Dabigatran Effect on Left Ventricular Thrombus in a Patient with Acute Ischemic Stroke

Article information

J Stroke. 2015;17(3):366-368
Publication date (electronic) : 2015 September 30
doi : https://doi.org/10.5853/jos.2015.17.3.366
Department of Neurology, Ilsan Paik Hospital, Inje University College of Medicine, Goyang, Korea
Correspondence: Keun-Sik Hong  Department of Neurology, Ilsan Paik Hospital, Inje University, 170 Juhwa-ro, Ilsanseo-gu, Goyang 10380, Korea  Tel: +82-31-910-7680, Fax: +82-31-910-7368 E-mail: nrhks@paik.ac.kr
Received 2015 July 24; Revised 2015 August 7; Accepted 2015 August 10.

Dear Sir:

Anticoagulation in acute ischemic stroke (AIS) is not generally recommended because of the risk of intracranial bleeding. However, patients with AIS who have concurrent left ventricular (LV) thrombus and atrial fibrillation (AF) are particularly at high risk of early recurrent embolization and thereby might require urgent anticoagulation. In this clinical scenario, compared to warfarin, non-vitamin K oral anticoagulants would be more advantageous because of their rapid onset of action, lower risk of intracranial bleeding, and lack of prothrombotic activity.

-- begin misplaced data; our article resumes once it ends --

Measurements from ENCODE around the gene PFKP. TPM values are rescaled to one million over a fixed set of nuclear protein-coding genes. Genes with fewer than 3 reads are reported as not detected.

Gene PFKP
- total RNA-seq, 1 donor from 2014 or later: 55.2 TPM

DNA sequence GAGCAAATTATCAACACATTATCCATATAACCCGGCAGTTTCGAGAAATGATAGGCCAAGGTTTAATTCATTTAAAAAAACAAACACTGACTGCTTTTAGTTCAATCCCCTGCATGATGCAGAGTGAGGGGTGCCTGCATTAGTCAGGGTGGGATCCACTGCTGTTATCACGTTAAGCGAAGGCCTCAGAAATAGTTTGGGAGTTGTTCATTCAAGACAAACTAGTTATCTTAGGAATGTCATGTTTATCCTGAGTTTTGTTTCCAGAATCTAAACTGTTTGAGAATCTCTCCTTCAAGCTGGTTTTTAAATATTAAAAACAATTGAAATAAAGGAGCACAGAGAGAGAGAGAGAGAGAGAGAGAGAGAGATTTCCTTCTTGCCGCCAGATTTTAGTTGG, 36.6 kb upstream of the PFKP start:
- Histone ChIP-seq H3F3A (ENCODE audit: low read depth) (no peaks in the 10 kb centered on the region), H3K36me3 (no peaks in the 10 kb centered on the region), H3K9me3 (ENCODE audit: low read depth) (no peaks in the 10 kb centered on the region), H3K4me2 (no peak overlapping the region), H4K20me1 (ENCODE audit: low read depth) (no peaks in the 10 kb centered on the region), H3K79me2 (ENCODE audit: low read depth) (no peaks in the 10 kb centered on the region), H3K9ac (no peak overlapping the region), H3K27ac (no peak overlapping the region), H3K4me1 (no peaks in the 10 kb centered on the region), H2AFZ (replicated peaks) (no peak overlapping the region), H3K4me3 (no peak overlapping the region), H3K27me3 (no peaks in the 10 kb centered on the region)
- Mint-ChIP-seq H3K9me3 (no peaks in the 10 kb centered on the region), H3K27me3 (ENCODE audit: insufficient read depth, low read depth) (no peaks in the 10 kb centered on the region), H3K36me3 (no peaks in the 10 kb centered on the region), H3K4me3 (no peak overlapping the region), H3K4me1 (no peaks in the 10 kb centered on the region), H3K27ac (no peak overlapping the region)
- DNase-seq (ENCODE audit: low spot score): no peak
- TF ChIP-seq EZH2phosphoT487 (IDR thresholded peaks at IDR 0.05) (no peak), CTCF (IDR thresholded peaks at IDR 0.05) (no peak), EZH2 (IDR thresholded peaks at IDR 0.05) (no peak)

Herein, we report a case of dabigatran therapy that resolved LV thrombus in a patients with AIS and AF.

A 57 year-old man presented to the emergency room with left hemiparesis and neglect that developed 20 minutes ago. Seven months ago, he was treated with stent insertion in the proximal left anterior descending artery due to ST-elevation myocardial infarction and diagnosed with AF. Since then, he had been taking aspirin and clopidogrel. At admission, the initial National Institute of Health Stroke Scale score was 10 (best gaze 1, facial palsy 2, arm motor 1, leg motor 3, sensory 2, and neglect 1). Computed tomography angiography revealed right distal M1 occlusion. Intravenous alteplase (0.9 mg/kg) and stent-retriever thrombectomy successfully recanalized the right M1 occlusion after 2.5 hours from the onset.